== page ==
• The patient is encouraged to seek support from their social network of friends and family.
  • The patient is asked to discuss their coping mechanisms and the therapist encourages appropriate methods.
  • Alternative problem-solving strategies are generated and their potential consequences discussed.
  • The therapist attempts to discourage inappropriate beliefs and coping methods, either by direct suggestion or using cognitive methods such as:
    • Keeping a diary of events and their surrounding thoughts and feelings.
    • Practising and testing new behaviours.
  • More adaptive methods of coping are identified and their use encouraged.
  • People with severe mental illness who are in a crisis often need hospital admission. If admission is not considered necessary or appropriate, urgent liaison with Community Mental Health Services is essential.
  • A Cochrane review found that home care crisis treatment, coupled with an ongoing home care package, is a viable alternative to hospital admission for crisis intervention for people with serious mental illnesses.[1] 
  • Nearly half of the people in crisis allocated to home care eventually needed to be admitted to hospital; however, the crisis/home care package may help to avoid repeat admissions.[1] 
  • Home care is also probably more cost-effective.[1] 
  • Ensure that the patient has a Care Plan that is up to date and has been thoroughly reviewed, is specific to the views and needs of the individual and is fully understood by the patient. It should include the action to be taken in a crisis by the service user, their carer and their care co-ordinator. The Care Plan should include contact details for all relevant support agencies, including out of hours, as well as clear guidelines for the patient to follow in order to prevent further crises.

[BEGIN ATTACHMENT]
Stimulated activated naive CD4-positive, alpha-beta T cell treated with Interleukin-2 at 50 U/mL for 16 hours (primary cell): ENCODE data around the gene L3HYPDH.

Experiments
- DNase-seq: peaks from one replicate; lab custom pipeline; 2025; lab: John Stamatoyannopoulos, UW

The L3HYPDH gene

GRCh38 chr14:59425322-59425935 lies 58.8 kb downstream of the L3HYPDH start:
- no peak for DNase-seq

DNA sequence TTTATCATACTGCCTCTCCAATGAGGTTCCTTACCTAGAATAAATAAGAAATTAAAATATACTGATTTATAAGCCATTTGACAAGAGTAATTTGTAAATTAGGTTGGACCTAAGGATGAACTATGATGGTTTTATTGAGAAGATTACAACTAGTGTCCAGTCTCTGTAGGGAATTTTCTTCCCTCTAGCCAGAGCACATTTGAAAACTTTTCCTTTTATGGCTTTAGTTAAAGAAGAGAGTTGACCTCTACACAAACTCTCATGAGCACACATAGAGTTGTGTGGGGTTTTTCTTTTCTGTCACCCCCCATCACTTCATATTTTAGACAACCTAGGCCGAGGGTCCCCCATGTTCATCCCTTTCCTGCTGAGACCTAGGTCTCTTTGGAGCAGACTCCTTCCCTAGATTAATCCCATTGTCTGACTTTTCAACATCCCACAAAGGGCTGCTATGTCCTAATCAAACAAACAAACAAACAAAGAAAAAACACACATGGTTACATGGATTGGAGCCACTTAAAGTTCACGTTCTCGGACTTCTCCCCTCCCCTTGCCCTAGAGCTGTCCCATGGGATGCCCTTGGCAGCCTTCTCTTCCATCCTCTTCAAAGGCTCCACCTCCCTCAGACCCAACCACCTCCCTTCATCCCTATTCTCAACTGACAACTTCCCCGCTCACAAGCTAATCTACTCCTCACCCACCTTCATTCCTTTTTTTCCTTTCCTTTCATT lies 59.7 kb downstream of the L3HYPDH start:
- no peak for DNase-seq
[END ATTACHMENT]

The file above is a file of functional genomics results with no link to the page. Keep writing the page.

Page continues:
• Joint Crisis Plans (advance agreements between the service user and care providers concerning what will happen when a crisis unfolds) are thought to help empower individuals and help them feel more 'in control'.[2]

For those with emotionally unstable personality disorder, manage crises with calm assessment and seek to stimulate reflection about possible solutions. Community mental health services should be involved. Use drugs only in the very short term and choose medication carefully (avoid that with potential for abuse or dependency or hazardous in overdose).[3] There is currently no strong evidence for the most effective method of intervention for people with emotionally unstable personality disorder.[4] 

Further reading & references

  1. Murphy SM, Irving CB, Adams CE, et al; Crisis intervention for people with severe mental illnesses. Cochrane Database Syst Rev. 2015 Dec 3;12:CD001087. doi: 10.1002/14651858.CD001087.pub5.
  2. Henderson C, Flood C, Leese M, et al; Views of service users and providers on joint crisis plans: Single blind randomized controlled trial. Soc Psychiatry Psychiatr Epidemiol. 2009 May;44(5):369-76. Epub 2008 Oct 4.
  3. Kendall T, Pilling S, Tyrer P, et al; Borderline and antisocial personality disorders: summary of NICE guidance. BMJ. 2009 Jan 28;338:b93. doi: 10.1136/bmj.b93.
  4. Borschmann R, Henderson C, Hogg J, et al; Crisis interventions for people with borderline personality disorder. Cochrane Database Syst Rev. 2012 Jun 13;6:CD009353.

Disclaimer: This article is for information only and should not be used for the diagnosis or treatment of medical conditions. EMIS has used all reasonable care in compiling the information but make no warranty as to its accuracy. Consult a doctor or other health care professional for diagnosis and treatment of medical conditions. For details see our conditions.

Original Author:
Dr Colin Tidy
Current Version:
Peer Reviewer:
Prof Cathy Jackson
Document ID:
2019 (v23)
Last Checked:
03/05/2016
Next Review:
02/05/2021